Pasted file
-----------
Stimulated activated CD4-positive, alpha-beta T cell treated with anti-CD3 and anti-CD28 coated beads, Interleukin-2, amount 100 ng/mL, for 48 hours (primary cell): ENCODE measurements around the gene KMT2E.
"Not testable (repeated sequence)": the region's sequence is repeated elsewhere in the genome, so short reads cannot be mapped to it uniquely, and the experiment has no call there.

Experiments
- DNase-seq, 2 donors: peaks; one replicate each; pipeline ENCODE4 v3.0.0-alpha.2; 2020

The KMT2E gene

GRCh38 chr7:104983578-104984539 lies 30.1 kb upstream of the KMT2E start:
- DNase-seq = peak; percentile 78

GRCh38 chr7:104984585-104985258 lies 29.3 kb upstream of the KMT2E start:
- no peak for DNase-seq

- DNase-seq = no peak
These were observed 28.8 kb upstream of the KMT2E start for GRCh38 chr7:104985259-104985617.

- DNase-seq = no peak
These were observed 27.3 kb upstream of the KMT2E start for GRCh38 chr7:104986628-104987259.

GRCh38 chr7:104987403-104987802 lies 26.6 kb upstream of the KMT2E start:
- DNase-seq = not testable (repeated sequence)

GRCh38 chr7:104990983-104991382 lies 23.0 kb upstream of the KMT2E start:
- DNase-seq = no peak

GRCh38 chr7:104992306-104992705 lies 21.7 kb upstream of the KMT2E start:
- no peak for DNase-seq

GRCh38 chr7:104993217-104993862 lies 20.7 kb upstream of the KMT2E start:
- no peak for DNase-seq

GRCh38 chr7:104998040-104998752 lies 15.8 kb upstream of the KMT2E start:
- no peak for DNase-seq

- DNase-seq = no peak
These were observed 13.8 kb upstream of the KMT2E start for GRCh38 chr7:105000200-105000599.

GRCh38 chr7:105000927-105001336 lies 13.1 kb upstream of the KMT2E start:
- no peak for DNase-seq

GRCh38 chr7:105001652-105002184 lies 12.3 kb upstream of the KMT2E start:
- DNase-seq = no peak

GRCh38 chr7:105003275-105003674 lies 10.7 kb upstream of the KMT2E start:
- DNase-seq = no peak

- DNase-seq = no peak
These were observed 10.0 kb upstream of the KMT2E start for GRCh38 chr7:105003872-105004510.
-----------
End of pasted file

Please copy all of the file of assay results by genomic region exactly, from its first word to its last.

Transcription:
Stimulated activated CD4-positive, alpha-beta T cell treated with anti-CD3 and anti-CD28 coated beads, Interleukin-2, amount 100 ng/mL, for 48 hours (primary cell): ENCODE measurements around the gene KMT2E.
"Not testable (repeated sequence)": the region's sequence is repeated elsewhere in the genome, so short reads cannot be mapped to it uniquely, and the experiment has no call there.

Experiments
- DNase-seq, 2 donors: peaks; one replicate each; pipeline ENCODE4 v3.0.0-alpha.2; 2020

The KMT2E gene

GRCh38 chr7:104983578-104984539 lies 30.1 kb upstream of the KMT2E start:
- DNase-seq = peak; percentile 78

GRCh38 chr7:104984585-104985258 lies 29.3 kb upstream of the KMT2E start:
- no peak for DNase-seq

- DNase-seq = no peak
These were observed 28.8 kb upstream of the KMT2E start for GRCh38 chr7:104985259-104985617.

- DNase-seq = no peak
These were observed 27.3 kb upstream of the KMT2E start for GRCh38 chr7:104986628-104987259.

GRCh38 chr7:104987403-104987802 lies 26.6 kb upstream of the KMT2E start:
- DNase-seq = not testable (repeated sequence)

GRCh38 chr7:104990983-104991382 lies 23.0 kb upstream of the KMT2E start:
- DNase-seq = no peak

GRCh38 chr7:104992306-104992705 lies 21.7 kb upstream of the KMT2E start:
- no peak for DNase-seq

GRCh38 chr7:104993217-104993862 lies 20.7 kb upstream of the KMT2E start:
- no peak for DNase-seq

GRCh38 chr7:104998040-104998752 lies 15.8 kb upstream of the KMT2E start:
- no peak for DNase-seq

- DNase-seq = no peak
These were observed 13.8 kb upstream of the KMT2E start for GRCh38 chr7:105000200-105000599.

GRCh38 chr7:105000927-105001336 lies 13.1 kb upstream of the KMT2E start:
- no peak for DNase-seq

GRCh38 chr7:105001652-105002184 lies 12.3 kb upstream of the KMT2E start:
- DNase-seq = no peak

GRCh38 chr7:105003275-105003674 lies 10.7 kb upstream of the KMT2E start:
- DNase-seq = no peak

- DNase-seq = no peak
These were observed 10.0 kb upstream of the KMT2E start for GRCh38 chr7:105003872-105004510.